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Release Info: David Bowie - Lodger (1979)
In 1979 David Bowie released the overlooked and underrated album Lodger, something of a transitional album between the innovative grandeur of the Brian Eno-collaborated Low and “Heroes??� (both 1977), and the strong creative footing of Scary Monsters (1980). Just about to take on the Australian leg of his wildly successful Stage tour, Bowie sojourned in Switzerland (Lodger was not, as you may have been led to believe recorded in Berlin) with his multi-racial blend of musicians, to push his great art into a challenging new direction. Lodger, with it’s profoundly European sense of pop drama to it’s rhythms and grooves, rewards with repeated listens and is split into two clearly defined sides.
Side One is a worldly travelogue with titles such as Move On, a charming little first-person wanderlust ditty, Fantastic Voyage a political commentary song about nuclear war that showcases Bowie’s rich ever-increasing baritone, and African Night Flight exemplifying Eno’s creative, yet by now, diminishing input. Better still is album highlight Red Sails. A swashbuckling classic and one of the great Bowie songs with it’s buccaneer lyrics, Neu! references and thunderous outro, it’s the epitome of the late 70’s new wave synth sound - a genre that can be attributed to Bowie himself.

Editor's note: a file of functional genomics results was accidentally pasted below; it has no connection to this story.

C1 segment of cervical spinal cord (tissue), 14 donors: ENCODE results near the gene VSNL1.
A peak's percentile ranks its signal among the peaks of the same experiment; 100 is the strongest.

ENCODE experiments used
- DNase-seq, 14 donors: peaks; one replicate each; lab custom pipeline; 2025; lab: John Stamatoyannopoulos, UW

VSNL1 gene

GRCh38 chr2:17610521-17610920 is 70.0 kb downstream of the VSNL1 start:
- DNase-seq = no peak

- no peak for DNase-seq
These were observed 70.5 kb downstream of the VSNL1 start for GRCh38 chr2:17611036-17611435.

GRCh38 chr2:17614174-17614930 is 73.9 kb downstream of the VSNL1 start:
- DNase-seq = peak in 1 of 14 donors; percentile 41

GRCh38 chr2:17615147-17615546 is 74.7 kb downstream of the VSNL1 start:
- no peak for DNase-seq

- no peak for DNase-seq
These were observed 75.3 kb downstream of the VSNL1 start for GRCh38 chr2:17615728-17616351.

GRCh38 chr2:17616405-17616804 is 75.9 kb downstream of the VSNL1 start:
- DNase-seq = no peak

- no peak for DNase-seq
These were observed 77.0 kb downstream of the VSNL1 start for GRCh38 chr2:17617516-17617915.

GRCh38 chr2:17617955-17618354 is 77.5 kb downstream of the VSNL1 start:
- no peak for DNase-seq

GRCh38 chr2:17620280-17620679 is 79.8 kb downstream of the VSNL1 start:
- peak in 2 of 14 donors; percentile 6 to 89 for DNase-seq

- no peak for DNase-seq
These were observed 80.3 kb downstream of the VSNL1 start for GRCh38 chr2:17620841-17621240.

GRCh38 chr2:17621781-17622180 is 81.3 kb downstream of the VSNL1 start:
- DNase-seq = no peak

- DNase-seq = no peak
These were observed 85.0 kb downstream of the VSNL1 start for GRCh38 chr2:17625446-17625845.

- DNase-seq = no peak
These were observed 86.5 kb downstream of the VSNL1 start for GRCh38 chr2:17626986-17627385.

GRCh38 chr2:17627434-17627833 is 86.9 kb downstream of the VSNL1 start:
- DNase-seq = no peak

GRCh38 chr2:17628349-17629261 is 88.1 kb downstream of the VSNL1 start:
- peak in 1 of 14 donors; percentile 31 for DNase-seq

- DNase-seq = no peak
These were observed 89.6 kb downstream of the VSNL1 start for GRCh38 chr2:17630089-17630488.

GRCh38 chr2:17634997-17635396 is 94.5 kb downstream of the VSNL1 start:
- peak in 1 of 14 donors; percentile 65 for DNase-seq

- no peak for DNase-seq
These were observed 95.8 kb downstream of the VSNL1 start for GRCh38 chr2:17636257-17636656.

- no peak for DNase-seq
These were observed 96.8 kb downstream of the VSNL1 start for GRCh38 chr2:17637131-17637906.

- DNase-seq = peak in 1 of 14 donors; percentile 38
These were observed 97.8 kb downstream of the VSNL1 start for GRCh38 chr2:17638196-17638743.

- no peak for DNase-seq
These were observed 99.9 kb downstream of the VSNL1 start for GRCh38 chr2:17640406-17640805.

Side Two addresses subject matter such as existential decay (DJ) and domestic violence (the queasy Repetition), but also plays like an alternate world’s greatest hits album. Classics Bowie songs such as Look Back in Anger and Boys Keep Swinging develop a mood shift towards a more muscular rock sound and the eclectic brew of violin (ex-Hawkwind Simon House), Adrian Belew’s exciting guitar treatments, and some career-best vocals from Bowie himself, suggest that this was arguably his greatest ever ensemble.
At the time Lodger was unfairly dismissed by the critics, and he was out-Bowied somewhat with the emergence of (at worst) Bowie clones like Gary Numan and (at best) intellectual cutting edge art-rockers Talking Heads, however upon re-examination it is clear Lodger is a daring and original work without a single dud among it’s avant-pop.
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